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European positive psychology conference in Amsterdam: workshops on supervision and on relationships (1st post)

The 7th biennial European Conference on Positive Psychology (ECPP) began here in Amsterdam yesterday.  Four years ago, I went to the 5th European Conference in Copenhagen.  It was pretty special and I wrote extensively about it in this blog - see, for example "European positive psychology conference in Copenhagen: arriving, opening speeches & reception".  

As so often happens with big conferences, there were a number of initial pre-conference workshops available.  I went to a couple of three hour events - Fredrike Bannink on "Positive supervision" and Sue Roffey on "Positive relationships".  Fredrike's workshop was fast-paced, highly experiential, great fun and, for me, dramatically lacking in any serious attempt to back up her claims with any hard data. It reminded me of the old chestnut “It’s important to keep an open mind, but not so open that your brains fall out.”   As far as I could pick up, the only research study she mentioned to support the workshop’s relentless focus on building on successes rather than problem-solving failures was a 2009 study by Histed et al – "Learning substrates in the primate prefrontal cortex and striatum: sustained activity related to successful actions" – interesting but surely not an adequate justification for a whole workshop.

I don't want to be too mean here.  I think Fredrike is an inspiring presenter - warm, brave, caring, fun.  In some ways though, this makes the workshop even more "dangerous".  Supervision as an exercise is not well supported by extensive research data.  It's quite a strong statement to argue additionally that we should be trying "positive supervision" characterised by focusing on what our supervisees seem to be doing well in their work rather than exploring where they seem to be stuck.  Fine to make strong statements, but surely the next step is to try to see whether our hypothesis is or is not supported by results?  Let's not argue from learning data in primates when there is actually much better evidence available - see, for example, the three posts on this blog beginning with "New research suggests CBT depression treatment is more effective if we focus on strengths rather than weaknesses".  But if one was going to try to build "positive supervision" from this "positive psychotherapy" foundation, then I wouldn't have run the workshop in this way.  Fredrike also introduced the potential use of feedback from our supervisees elicited using the "Session rating scale" (SRS).  Mm ... this scale quite specifically asks about "failures" (where things went wrong, not where they went right) and actually the SRS and related ORS scales are being used for very interesting innovations in supervision, but not in the way that Fredrike suggests.  Scott Miller very carefully sifts supervisees' results to look for and learn from failures, not successes.  If you'd like to know more, follow some of the links in the post "Client-directed, outcome-informed therapy: a workshop with Scott Miller".  So for me this initial workshop was lots of fun, but not really a good use of time.

I then went on to three hours or so on "Positive relationships" with Sue Roffey.  Sue is the editor of a recent, interesting, multi-authored book "Positive relationships: evidence based practice across the world" and she stated that the workshop would be based on "commonalities across 17 chapters - connection, ecology, constructing culture, strengths and solutions, emotional and social literacy and learning, and social capital".  This workshop seemed to be a better mix of experiential exercises, research data, theory and explanation.  It was a bit school-focused rather than therapy-focused for me, but education is Sue's world and the work she knows.  What did I take away?  Well there were some fun tips for running workshops.  One was the way she provided fairly large sticky address labels and marker pens at the start.  She asked us all to write our first name on a label and then stick it on ourselves so other could it easily.  At one stage, later on, she also introduced a delightful "laughing together" exercise involving saying "toothlessly" to the next person in the circle "Have you seen Mrs Mumbles?".  The next person then replies "toothlessly" "No I haven't but I'll ask my neighbour" ... and so on round the group (possibly in both directions).  Nice ... light-hearted ...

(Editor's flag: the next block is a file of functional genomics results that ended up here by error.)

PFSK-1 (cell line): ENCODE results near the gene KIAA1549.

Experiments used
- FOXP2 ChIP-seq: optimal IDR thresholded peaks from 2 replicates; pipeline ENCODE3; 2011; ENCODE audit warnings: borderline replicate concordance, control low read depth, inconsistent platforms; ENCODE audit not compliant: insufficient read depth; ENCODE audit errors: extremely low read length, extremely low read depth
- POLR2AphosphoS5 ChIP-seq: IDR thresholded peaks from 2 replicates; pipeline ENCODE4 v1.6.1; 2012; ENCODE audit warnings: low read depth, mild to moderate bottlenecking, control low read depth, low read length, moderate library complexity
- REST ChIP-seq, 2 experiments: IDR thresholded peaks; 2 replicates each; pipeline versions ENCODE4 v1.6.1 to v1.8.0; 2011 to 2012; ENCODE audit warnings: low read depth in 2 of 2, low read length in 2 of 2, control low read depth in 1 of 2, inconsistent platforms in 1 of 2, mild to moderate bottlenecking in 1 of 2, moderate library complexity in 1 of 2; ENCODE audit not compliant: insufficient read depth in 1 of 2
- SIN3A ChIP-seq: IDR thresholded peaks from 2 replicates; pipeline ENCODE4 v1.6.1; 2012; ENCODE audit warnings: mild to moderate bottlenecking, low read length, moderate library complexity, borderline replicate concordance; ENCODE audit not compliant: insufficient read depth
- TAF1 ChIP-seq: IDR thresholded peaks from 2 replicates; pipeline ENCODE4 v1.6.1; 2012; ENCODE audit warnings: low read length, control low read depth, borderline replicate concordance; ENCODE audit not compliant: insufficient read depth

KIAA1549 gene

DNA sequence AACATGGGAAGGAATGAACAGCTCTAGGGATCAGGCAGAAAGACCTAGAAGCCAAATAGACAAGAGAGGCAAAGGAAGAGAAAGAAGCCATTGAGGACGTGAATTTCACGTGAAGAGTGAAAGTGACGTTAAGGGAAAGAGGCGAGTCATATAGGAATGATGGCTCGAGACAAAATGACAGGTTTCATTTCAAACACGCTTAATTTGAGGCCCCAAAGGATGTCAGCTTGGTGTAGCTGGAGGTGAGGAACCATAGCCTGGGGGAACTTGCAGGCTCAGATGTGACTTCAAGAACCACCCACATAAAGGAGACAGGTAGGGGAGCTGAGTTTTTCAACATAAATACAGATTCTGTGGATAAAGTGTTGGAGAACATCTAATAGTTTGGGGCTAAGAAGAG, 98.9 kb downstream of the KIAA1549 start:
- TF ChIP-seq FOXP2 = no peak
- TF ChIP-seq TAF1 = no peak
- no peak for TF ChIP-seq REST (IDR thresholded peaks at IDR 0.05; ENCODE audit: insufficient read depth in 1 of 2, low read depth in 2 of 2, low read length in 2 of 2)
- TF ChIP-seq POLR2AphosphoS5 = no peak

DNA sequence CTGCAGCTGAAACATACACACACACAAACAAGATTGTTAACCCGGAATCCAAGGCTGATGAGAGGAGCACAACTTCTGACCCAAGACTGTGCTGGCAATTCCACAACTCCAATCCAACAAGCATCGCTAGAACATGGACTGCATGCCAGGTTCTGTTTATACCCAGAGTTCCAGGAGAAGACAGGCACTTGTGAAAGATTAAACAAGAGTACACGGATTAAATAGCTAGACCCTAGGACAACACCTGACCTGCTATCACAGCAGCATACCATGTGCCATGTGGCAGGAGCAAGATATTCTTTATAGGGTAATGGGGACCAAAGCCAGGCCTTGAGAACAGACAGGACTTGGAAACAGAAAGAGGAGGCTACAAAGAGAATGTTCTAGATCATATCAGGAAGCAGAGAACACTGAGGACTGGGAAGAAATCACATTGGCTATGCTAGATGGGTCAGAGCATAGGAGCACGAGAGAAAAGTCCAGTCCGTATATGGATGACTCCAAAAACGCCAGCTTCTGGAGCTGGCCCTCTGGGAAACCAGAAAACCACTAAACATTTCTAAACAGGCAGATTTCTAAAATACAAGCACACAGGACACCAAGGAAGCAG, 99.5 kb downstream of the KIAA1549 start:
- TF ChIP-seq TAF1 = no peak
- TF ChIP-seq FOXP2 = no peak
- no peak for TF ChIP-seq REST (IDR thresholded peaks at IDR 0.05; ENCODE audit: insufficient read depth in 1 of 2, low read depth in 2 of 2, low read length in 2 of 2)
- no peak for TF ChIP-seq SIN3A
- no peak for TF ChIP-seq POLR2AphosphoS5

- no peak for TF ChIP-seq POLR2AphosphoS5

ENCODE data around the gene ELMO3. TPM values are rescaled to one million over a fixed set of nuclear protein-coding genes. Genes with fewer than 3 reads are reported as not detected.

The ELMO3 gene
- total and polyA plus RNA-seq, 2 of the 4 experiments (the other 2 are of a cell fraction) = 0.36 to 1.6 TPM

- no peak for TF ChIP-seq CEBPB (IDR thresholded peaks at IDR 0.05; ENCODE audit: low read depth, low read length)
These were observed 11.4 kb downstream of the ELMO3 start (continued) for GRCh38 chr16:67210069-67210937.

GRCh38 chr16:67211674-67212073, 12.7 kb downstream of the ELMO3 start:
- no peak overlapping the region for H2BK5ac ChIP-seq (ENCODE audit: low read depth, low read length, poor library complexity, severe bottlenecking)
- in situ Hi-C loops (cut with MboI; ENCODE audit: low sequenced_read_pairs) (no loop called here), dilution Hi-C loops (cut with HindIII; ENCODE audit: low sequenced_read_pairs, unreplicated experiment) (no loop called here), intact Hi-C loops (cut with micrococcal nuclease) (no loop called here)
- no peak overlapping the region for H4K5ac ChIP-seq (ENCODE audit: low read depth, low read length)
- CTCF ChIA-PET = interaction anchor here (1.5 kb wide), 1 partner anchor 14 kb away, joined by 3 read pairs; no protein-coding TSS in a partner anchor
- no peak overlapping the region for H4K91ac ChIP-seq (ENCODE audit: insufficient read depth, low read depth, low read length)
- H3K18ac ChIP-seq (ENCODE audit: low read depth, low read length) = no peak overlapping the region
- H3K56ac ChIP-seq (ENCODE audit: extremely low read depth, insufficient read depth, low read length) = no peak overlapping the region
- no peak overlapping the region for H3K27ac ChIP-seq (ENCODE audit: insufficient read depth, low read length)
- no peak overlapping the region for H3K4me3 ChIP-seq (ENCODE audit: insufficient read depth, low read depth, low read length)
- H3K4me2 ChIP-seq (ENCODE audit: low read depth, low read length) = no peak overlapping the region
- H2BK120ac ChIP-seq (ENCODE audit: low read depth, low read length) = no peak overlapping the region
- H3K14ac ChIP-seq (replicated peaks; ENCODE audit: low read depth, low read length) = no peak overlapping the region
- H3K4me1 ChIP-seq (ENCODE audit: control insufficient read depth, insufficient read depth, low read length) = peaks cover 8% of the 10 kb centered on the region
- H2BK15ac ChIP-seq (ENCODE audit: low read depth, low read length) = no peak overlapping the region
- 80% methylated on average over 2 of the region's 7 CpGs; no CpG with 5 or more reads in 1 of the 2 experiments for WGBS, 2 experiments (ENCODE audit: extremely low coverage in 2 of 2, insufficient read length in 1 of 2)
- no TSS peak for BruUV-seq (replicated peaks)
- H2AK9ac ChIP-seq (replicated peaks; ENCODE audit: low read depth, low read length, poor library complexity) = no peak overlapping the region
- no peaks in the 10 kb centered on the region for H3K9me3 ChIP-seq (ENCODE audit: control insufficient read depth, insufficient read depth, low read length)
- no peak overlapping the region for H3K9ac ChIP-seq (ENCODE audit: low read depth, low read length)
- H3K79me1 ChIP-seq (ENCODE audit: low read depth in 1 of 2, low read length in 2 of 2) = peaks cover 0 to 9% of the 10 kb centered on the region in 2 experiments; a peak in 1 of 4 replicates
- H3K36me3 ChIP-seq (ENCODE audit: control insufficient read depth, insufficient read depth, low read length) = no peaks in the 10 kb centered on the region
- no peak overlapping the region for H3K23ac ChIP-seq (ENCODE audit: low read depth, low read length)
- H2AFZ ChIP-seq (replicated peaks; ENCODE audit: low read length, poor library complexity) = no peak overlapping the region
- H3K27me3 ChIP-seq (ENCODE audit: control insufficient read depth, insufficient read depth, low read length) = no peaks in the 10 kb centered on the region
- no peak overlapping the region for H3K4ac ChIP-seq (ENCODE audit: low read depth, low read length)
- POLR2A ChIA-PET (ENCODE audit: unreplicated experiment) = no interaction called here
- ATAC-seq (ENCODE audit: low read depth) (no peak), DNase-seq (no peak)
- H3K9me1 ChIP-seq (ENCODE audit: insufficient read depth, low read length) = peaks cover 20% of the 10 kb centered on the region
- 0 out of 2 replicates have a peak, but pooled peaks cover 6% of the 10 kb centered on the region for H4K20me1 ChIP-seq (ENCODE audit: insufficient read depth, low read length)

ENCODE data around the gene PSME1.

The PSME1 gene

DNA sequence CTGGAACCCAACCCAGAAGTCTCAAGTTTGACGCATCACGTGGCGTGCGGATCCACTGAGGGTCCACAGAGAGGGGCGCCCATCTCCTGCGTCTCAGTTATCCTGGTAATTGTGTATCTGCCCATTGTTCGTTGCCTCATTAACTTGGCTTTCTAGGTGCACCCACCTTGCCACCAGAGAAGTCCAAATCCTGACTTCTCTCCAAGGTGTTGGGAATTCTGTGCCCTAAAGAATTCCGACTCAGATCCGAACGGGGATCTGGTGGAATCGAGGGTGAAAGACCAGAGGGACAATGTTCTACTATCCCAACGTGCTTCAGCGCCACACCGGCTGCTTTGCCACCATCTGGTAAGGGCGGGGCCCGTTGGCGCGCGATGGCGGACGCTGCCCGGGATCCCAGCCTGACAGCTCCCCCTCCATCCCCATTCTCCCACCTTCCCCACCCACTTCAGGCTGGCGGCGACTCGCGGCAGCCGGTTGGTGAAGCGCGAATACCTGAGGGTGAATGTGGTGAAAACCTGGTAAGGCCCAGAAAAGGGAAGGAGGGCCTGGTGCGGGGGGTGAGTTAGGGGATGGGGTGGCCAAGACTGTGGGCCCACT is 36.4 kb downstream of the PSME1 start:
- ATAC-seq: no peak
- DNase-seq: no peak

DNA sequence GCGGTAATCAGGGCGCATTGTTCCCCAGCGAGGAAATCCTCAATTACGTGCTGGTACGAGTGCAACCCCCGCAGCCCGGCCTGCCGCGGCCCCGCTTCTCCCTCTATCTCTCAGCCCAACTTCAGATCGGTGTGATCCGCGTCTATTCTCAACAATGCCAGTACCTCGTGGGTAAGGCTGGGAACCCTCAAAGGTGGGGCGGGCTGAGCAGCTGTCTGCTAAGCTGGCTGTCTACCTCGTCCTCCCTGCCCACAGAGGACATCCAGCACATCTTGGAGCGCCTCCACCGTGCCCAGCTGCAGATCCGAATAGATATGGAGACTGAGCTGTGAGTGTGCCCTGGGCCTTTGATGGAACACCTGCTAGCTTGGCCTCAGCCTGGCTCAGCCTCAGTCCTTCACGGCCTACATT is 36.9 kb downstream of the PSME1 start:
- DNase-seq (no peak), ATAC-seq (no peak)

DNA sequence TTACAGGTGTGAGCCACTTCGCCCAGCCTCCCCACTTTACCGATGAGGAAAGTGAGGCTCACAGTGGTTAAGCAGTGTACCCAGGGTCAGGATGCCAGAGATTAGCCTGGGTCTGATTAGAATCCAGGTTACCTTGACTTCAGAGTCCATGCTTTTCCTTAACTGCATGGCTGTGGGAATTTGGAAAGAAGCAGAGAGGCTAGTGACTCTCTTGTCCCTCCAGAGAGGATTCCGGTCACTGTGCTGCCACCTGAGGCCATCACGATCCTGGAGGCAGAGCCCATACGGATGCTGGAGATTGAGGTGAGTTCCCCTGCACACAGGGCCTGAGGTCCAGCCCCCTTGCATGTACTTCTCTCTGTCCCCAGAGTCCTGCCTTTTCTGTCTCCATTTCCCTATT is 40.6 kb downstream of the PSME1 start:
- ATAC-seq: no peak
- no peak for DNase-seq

What about the more academically "chewy" stuff?  Sue talked a good deal about raising kids.  She spoke about parenting styles - specifically facilitative/authoritative rather than authoritarian, indulgent or neglectful.  She showed us a recently produced one minute video called "Children see Children do" .  It's special and made me cry (and still does!) ... do watch it here on YouTube.  Sue spoke about her moving work with the "Aboriginal girls circle", triggered me to look again at Wilkinson & Pickett's fine book "The spirit level: why equality is better for everyone", mentioned Putnam's "bonding and bridging social capital" (I like the "150 things you can do to build social capital" listed on the Putnam-linked website "Better together"), appreciated Shelly Gable's work on active, constructive responding (see, for example, Gable's classic paper "Will you be there for me when things go right?"), and introduced ideas from John Gottman's work on marriage ... to mention just some of the areas we touched on.  Good stuff ... and I loved being reminded of the Margaret Mead quote - "Never doubt that a small group of thoughtful, committed citizens can change the world; indeed it's the only thing that ever has."  Wonderful!

In tomorrow's post I describe the start of the conference proper. 

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